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Divorce and retirement

The divorces that occur after the age of 50 are usually termed as grey divorces. This article will discuss some of the common questions one may have about getting divorced during and after middle age, and whether a divorce and support order “for life” can be varied after retirement.

Child Support

According to section 31 of the Family Law Act, each parent is obligated to provide for child support for their unmarried child who is:

  • Under the age of majority;
  • Attending a full-time educational program; or
  • Having the inability to live an independent life owing to an illness, disability or other reasons.

Usually, after the age of 50, spouses do not have any children dependent on them financially. Therefore, unless the child in question is a minor or an adult who is a student or has an illness or a disability that renders him/her incapable of withdrawing himself/herself from the parents, there is no question of child support in matters of a divorce.

Spousal Support 

The spouses are obligated to support each other according to their own capacity to support and the needs of their souse. But the question arises, how will the spouses support each other after divorce, if both are retired?

While deciding on the issues of support, both spouses’ or one spouse’s (if only one spouse worked during the marriage) pension and difference thereof is considered to decipher the capacity of one spouse to pay while taking into account the other spouse’s needs. 

Division of Property

According to the spouses’ right to equalization of net family property, the spouse having lesser net family property compared to the other spouse, is entitled to half of their net family property’s difference.

Similarly, for division of property, both spouses have equal share in the matrimonial house. One spouse could either pay off the other spouse for half the value of the house, or they could sell the house and divide the proceeds in half. Properties other than the matrimonial house, the title of which is only held by one spouse, can be included in the claim for equalization as a constructive trust on the basis of unjust enrichment.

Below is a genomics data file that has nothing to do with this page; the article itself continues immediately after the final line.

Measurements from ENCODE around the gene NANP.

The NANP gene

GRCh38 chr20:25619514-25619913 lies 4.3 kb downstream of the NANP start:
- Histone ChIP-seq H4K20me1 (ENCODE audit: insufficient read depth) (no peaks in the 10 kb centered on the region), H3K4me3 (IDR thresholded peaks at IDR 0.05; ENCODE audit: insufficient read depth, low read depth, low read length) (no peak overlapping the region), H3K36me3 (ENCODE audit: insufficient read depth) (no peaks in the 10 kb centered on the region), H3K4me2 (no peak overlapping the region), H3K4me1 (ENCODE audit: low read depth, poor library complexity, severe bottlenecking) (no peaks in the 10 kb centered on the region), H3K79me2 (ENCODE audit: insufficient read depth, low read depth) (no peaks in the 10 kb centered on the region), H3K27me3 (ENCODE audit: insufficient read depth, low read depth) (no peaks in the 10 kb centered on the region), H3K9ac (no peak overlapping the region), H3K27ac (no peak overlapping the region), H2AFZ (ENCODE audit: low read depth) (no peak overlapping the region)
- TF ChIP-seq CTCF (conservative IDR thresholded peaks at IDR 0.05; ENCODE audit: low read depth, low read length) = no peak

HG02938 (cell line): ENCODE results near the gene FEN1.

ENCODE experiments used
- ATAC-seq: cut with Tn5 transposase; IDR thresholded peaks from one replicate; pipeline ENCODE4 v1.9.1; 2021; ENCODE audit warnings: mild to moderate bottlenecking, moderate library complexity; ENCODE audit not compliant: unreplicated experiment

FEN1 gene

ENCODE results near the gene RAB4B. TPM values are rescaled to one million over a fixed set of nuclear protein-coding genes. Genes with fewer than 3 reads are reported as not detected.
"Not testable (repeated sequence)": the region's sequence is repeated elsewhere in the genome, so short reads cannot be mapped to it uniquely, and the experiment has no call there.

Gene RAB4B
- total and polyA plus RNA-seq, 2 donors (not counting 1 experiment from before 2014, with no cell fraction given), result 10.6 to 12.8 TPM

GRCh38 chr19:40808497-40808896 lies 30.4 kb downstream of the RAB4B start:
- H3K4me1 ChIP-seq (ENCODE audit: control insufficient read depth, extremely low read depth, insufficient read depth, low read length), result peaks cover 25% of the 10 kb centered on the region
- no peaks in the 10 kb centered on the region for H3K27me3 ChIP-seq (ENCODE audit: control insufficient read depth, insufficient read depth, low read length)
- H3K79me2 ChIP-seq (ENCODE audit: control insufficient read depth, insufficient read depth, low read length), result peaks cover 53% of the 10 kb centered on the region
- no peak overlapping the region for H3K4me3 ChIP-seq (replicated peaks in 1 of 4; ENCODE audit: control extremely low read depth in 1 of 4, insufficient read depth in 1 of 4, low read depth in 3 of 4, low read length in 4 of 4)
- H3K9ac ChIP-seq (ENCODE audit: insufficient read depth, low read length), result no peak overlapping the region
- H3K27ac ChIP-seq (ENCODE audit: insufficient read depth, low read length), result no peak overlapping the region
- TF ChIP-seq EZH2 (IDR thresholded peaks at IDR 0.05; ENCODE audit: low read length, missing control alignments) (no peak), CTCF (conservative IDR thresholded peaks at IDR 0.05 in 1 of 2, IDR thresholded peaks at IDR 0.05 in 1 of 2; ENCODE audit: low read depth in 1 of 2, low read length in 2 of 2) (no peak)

Can an earlier support order be changed after retirement?

In the case of Haworth v. Haworth, the Respondent was the sole earner of the house. In 1991, the Respondent and the Applicant agreed to the payment of $4,000 per month till the death of the Applicant, by the Respondent to the Applicant. This was reflected in their divorce judgment, in the same year.

After the Respondent retired, he brought a motion to get the spousal support amount decreased. The motion was ruled in his favour and the spousal support was reduced from $4,000 per month to $1 per month.

The motion judge’s decision was challenged by the Applicant. The Ontario Court of Appeal decided the following:

  • The spousal support amount is to be reduced considering the material change in circumstances from the date of the support order. These material changes are that the Respondent’s income has substantially reduced at the age of 72 due to his retirement. At the time of the divorce, the Respondent was earning around $250,000 to $300,000 annually, and after retirement he was reduced to a base income of $65,000 per year.
  • Holding the Respondent’s retirement as a material change in circumstances, the court reduced the amount of spousal support only to the extent required by the change in circumstances. The final amount of spousal support was ordered to be $850 per month.

Several factors are taken into consideration when a divorce order is passed. It is highly advisable to seek the professional guidance of a lawyer, who can understand and explain to you the technicalities of your case.

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